Our firm is led by San Francisco Bay Area’s highly rated trademark & patent lawyer. The firm represents clients with provisional, utility, and design patents, as well as cease & desist letters, copyright, and litigation related matters.
Most software patent applications, during examination, will receive an initial 35 U.S.C. § 101 abstract rejection based on Alice. Depending on which art unit the application is assigned to, overcoming the rejection can be easy or can quickly become a nightmare. Software applications that are classified as “business methods,” that is, a way...
The simple answer is, not all ideas are patent-eligible. 35 USC Section 101 states,”[w]hoever invents or discovers any new and useful process, machine, manufacture, or composition of matter, or any new and useful improvement thereof, may obtain a patent … .” Thus, to procure a patent, an idea should fall into one of...
Procuring software based intellectual property rights have become a complicated task in a post-Alice world. In 2014, for the first time, the U.S. Supreme Court invalidated software patents in the matter of Alice Corporation Pty. Ltd. v. CLS Bank International (June 19, 2014) (or simply Alice). This case has resulted in a fair amount of...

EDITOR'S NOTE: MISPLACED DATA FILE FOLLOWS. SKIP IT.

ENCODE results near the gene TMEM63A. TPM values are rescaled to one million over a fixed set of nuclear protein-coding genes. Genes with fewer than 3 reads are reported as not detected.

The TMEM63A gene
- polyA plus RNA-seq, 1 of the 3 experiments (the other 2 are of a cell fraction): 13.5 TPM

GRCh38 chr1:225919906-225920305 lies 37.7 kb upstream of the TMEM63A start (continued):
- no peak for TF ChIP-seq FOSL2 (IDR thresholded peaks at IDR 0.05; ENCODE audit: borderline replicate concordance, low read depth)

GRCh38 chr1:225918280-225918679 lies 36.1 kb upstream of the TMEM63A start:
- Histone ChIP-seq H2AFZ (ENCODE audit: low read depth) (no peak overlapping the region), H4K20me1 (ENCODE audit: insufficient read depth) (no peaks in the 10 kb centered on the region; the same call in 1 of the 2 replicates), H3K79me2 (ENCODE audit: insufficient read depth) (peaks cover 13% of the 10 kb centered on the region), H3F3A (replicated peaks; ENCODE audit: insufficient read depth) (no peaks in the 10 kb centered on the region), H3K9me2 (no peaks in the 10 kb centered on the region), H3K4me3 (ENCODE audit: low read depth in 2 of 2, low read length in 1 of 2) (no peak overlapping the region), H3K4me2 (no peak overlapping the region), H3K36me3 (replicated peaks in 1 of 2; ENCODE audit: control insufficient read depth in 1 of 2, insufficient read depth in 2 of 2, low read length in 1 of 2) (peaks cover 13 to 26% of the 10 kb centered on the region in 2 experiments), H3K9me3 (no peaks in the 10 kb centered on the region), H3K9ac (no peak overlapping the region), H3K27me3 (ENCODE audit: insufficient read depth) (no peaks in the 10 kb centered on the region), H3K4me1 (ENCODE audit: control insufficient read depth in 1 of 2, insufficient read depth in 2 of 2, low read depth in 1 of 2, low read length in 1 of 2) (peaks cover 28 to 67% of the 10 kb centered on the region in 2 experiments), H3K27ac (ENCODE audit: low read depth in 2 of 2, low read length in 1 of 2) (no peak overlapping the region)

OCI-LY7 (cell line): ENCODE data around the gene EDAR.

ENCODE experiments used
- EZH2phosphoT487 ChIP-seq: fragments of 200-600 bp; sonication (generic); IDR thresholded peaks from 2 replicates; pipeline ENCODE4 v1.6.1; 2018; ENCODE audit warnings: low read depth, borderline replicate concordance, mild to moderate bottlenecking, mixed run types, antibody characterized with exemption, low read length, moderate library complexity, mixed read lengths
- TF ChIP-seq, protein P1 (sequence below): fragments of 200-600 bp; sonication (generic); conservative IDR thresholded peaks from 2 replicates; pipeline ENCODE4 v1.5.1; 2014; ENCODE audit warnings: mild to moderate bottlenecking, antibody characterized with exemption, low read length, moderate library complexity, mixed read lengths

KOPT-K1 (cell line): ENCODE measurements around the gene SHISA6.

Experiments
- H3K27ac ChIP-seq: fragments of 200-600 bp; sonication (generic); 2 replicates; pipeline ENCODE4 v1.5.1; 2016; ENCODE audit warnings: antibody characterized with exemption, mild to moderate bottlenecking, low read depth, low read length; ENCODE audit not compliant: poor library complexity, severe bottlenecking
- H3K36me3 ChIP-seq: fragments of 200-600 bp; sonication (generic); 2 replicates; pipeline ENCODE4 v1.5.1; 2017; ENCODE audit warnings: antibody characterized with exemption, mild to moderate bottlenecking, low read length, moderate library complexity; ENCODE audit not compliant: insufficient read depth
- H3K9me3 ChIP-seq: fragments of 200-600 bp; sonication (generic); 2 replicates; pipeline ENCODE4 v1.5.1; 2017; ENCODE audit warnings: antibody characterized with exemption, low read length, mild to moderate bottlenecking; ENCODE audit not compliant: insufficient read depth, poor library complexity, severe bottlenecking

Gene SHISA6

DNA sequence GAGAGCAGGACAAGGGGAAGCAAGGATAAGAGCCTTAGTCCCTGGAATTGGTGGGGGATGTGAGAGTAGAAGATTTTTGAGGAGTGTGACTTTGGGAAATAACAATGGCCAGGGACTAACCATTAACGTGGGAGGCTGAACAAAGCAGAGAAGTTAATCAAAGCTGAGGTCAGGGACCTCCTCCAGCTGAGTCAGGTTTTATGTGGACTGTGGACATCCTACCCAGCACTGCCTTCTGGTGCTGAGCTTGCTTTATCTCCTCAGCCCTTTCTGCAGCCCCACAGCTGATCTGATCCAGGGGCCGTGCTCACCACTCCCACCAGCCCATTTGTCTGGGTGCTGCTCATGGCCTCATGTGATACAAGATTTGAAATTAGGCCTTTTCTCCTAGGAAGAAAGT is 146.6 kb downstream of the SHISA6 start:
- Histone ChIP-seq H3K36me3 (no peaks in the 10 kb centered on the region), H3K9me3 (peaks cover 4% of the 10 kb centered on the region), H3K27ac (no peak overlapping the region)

The fee schedule is provided below. The last time the USPTO issued a fee hike was in March 2013 when the America Invents Act became authoritative. According to the USPTO, “[t]he fee adjustments are needed to provide the Office with a sufficient amount of aggregate revenue to recover its aggregate cost of patent operations …...
Our patent attorney has secured numerous inventions for our clients. Here are a few samples of our representative work.
Learn more about provisional (temporary) applications and non-provisional applications. We can guide you with the type of application that best suits your needs.While any application filing gives you the right to claim “patent pending,” a provisional application filing, by itself, does not grant you any rights, but only reserves the filing date of your invention. Please note, there is no such thing as a “provisional patent.”
Design applications are often ignored by applicants (and their patent attorneys) when the invention includes a functionality (that is, a utility).
Whether it is a software based design or a physical/ tangible product, this application can protect how the invention physically looks,
regardless of the underlying functionality (or utility) of the invention.
We can advise you on how to take advantage of design applications.
A design patent is a form of legal protection granted to the ornamental design of a functional item. Ornamental designs of jewellery, furniture, beverage containers and computer icons are examples of objects that are covered by design patents.